Table 2. Differential expression from primary tumor to metastatic samples in receptor tyrosine kinases (RTKs).

Biological process (BP) enrichment differs by genomic subtype

In addition to the kinase group enrichment, for each set of results (i.e., all samples, high purity, BRAF mutants, etc.) we looked for BP enrichment among significant genes, as a hypothesis-free approach to further characterize the metastatic tumors (S4 Table). Top genes were highly enriched for immune-related annotations when all 470 samples were used, the highest being “adaptive immune system” (p = 5.1e-9) (Table 3). These enrichments nearly disappeared when samples with < 70% purity were removed. Surprisingly, when only analyzing HP samples, significant BP annotations were depleted, with only four annotations receiving a p-value below 0.05. “Ephrin receptor signaling pathway” (p = 0.033); was the only non-immune-related enrichment. Significant Ephrin pathway genes included 7 ephrin receptors and downstream non-RTKs such as ROCK1/2 (regulators of actin cytoskeleton, downstream of RHOA and EPHA4 [48]), PAK3 (downstream of RAC1 and EPHBs and important for cytoskeletal reorganization in dendritic spines [49]) and YES1 (oncogene downstream of EPHA2 which induces cell proliferation and migration [50]). Ephrin receptors are prototypical RTKs that impact cell shape, adhesion, and movement through activation or repression of the Rho GTPase family [51], suggesting an important role in metastatic processes.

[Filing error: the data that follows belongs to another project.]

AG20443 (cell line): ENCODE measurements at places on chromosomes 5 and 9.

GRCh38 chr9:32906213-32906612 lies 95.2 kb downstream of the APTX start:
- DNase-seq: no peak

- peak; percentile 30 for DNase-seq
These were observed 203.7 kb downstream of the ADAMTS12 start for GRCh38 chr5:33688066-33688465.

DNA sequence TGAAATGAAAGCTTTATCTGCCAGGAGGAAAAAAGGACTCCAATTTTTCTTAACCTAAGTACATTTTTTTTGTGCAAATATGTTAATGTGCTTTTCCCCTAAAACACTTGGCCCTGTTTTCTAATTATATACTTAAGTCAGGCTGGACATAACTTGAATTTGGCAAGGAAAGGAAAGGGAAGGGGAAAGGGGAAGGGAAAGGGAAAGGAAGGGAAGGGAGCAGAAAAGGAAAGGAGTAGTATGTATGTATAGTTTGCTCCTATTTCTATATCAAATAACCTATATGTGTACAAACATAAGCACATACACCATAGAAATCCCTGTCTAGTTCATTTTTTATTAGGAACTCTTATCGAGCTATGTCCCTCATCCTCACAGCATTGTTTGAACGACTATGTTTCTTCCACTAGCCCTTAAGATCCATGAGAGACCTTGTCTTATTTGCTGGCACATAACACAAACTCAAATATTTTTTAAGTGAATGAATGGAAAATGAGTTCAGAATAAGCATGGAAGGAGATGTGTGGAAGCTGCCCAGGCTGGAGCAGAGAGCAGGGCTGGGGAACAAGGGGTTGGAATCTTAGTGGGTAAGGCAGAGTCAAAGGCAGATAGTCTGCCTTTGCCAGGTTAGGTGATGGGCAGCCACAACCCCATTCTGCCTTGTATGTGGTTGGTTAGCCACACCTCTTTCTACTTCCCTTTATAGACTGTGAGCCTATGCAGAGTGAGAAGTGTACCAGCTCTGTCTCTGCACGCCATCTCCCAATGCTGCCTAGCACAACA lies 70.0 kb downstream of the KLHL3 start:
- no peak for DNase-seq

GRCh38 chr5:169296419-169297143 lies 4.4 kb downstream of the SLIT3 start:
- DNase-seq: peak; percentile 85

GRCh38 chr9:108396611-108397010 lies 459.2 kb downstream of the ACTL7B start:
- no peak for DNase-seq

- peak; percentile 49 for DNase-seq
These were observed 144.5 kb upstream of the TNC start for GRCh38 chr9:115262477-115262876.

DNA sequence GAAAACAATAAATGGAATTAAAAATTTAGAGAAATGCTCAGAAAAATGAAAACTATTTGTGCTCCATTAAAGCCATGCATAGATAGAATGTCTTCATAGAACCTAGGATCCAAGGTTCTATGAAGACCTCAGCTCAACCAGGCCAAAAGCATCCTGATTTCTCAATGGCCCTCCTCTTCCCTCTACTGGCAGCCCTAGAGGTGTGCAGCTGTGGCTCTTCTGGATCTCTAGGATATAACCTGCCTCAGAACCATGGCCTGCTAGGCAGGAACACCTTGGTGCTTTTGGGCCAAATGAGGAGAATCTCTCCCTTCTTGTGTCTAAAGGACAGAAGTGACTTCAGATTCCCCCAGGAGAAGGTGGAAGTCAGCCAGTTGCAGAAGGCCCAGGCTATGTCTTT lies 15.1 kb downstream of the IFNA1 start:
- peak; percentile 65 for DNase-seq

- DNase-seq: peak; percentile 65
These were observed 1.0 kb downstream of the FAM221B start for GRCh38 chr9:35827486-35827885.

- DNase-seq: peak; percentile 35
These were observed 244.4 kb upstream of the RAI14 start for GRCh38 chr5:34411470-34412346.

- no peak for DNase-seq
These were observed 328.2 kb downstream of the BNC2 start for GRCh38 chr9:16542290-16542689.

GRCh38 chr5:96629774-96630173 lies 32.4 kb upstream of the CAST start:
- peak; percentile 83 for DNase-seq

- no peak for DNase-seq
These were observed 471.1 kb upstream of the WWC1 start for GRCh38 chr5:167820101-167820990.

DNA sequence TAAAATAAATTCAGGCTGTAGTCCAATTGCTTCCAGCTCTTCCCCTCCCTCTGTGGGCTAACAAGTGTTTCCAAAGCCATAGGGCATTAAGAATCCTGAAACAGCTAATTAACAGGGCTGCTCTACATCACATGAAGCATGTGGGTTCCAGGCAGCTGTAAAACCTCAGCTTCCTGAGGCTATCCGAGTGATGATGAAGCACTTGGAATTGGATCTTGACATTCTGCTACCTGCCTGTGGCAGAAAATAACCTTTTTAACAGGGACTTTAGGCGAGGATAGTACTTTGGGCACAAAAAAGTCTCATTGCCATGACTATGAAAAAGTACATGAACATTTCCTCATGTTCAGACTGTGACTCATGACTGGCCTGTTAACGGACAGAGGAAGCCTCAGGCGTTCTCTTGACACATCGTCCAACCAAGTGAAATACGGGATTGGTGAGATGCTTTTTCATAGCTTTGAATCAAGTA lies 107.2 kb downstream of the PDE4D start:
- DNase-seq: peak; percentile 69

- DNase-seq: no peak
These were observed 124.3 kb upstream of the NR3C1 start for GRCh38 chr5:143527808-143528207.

Table 3. Summary of kinase differential expression results.

The lack of BP enrichments suggests either that DE is widely distributed among a number of cell processes, or that enrichment patterns differ by genomic subtype and disappear when lumped together. To address this question, we separated the high purity samples into genomic subtypes and found support for the latter hypothesis, where division into individual subtypes revealed enrichment in distinct processes (Table 3). We observed strong BP enrichment among DE genes for samples with BRAF mutations, with the most significant annotation being “cell differentiation” (p = 1.3e-4). Neurogenesis and cell projection-related enrichments were also discovered. The DE genes for RAS mutants had weaker enrichments, although select examples such as “positive regulation of defense response” and “regulation of angiogenesis” are relevant for cancer. The ephrin receptor signaling pathway was enriched in both the BRAF (p = 0.008) and RAS (p = 0.035) mutants.